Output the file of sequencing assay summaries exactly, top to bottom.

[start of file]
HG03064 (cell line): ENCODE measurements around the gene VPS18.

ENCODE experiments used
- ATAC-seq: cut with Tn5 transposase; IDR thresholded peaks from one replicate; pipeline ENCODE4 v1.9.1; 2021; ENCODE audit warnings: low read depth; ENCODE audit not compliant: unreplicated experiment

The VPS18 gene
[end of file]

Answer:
HG03064 (cell line): ENCODE measurements around the gene VPS18.

ENCODE experiments used
- ATAC-seq: cut with Tn5 transposase; IDR thresholded peaks from one replicate; pipeline ENCODE4 v1.9.1; 2021; ENCODE audit warnings: low read depth; ENCODE audit not compliant: unreplicated experiment

The VPS18 gene